The photos are, of course, gorgeous, as anyone who sees Martha Stewart Living knows. Some were dark still lifes that reminded me of Renaissance paintings with their use of chiaroscuro. One shot of the assistant garden editor, Jennifer Hitchcox, wearing a straw hat and bending over picking squash in the High Valley Garden field looked like a Millet painting. Each is beautifully accessorized, and the wonderful light of a Columbia County summer day is much in evidence. As the magazine senior art director, James Dunlinson, said to me, the light just cannot be reproduced in a studio shoot, even though almost every other aspect could.
As the shots were mostly close-ups of the food, there wasn't much evidence it had been done at the Inn at Green River; only two shots showed the field and surrounding ridges in the background. But one of those shots was deemed possible cover material, so keep your eye on the August 2001 issue!
One amusing incident (after the fact, anyway) involved two tarts cooked the first afternoon. They then sat around in various locations in my kitchen and on the screened porch waiting to be filled with strips of zucchini and photographed on Wednesday.
I watched as the tarts were moved from counter-top to table top to a chair seat on the porch. And sure enough, when I came down to the kitchen at 7 a.m. Wednesday, I noticed the corner of one tart missing. The likely suspect was my dog, Jasper, who up until that point had received a lot of friendly attention from the senior food editor. He was in the proverbial dog-house at that point.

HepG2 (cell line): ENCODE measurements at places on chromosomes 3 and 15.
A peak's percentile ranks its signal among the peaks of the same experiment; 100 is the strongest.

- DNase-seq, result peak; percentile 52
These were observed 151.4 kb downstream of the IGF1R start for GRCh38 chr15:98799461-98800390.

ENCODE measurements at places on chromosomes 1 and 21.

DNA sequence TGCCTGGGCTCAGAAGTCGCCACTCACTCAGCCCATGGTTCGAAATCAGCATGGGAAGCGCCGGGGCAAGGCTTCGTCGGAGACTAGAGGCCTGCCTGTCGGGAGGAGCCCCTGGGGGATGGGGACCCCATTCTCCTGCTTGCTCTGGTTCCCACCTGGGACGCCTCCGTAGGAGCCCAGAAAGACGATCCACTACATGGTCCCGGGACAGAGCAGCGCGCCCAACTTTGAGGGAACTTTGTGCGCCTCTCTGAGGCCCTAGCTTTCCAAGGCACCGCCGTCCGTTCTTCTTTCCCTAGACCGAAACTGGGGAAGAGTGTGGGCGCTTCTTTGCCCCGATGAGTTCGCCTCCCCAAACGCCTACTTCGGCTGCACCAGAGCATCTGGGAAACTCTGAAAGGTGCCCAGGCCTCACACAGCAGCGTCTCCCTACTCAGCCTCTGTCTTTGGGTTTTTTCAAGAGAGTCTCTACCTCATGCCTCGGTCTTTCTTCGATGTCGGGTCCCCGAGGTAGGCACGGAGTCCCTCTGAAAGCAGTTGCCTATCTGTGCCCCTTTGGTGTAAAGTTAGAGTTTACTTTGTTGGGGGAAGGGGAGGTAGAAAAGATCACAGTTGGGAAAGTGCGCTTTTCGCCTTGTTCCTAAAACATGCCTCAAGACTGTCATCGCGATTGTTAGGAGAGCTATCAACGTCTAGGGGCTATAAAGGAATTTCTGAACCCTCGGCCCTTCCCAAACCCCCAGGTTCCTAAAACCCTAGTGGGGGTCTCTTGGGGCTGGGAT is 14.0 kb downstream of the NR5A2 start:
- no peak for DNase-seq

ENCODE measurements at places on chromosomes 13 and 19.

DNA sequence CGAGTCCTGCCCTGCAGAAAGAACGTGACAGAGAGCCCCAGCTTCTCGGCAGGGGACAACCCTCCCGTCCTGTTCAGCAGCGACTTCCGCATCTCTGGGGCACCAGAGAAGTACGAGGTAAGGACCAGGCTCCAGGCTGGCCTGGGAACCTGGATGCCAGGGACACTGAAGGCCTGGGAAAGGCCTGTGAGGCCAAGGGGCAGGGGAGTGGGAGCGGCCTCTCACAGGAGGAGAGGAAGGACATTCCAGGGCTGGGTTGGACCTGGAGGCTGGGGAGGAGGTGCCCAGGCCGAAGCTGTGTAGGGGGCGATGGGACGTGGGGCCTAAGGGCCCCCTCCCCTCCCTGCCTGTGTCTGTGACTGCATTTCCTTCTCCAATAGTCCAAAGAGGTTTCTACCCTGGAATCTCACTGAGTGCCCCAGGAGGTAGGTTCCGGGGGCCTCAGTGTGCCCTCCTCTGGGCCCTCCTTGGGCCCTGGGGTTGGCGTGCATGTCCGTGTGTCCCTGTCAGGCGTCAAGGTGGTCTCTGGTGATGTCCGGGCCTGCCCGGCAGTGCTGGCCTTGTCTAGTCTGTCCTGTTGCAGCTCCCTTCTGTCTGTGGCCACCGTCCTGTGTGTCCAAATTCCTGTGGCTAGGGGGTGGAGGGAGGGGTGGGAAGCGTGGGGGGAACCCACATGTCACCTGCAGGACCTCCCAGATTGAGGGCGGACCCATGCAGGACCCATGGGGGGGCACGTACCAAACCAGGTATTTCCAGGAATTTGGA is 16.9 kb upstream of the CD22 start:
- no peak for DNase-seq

Fortunately, nothing went wrong with the second tart, and the photo turned out fabulously. She forgave Jasper before she left and promised to be back this winter to ski at Catamount.
Tools of the trade
The photoshoot fit my image of a movie set: hurry up and wait. Everyone would rush to set up the shot, choose the accessories, then wait for the food to be prepared. Then out would come Susan Sugarman with the appointed dish and her tray of props, like the tray at the dentist's office. On it were tweezers, a squeegee bottle of water, cotton swabs, cotton Q-tips, and other touch-up utensils. If the food sat too long, waiting for the photographer to be happy with the shot, it might need misting with water to look fresh, then of course the plate had to wiped dry — a very precise operation.
The crew worked long hours, finishing each night at 6 or 7. Then they sampled the local cuisine in one of our many fine restaurants in the Hillsdale/Great Barrington area; to bed, then up and ready early the next morning. It is hardly a lark to go on a location shoot.
I enjoyed the whole process immensely, and the best part is the magazine called again to book another shoot this September.
Seems they like the location.
Copyright © 2000, Deborah Bowen and The Independent.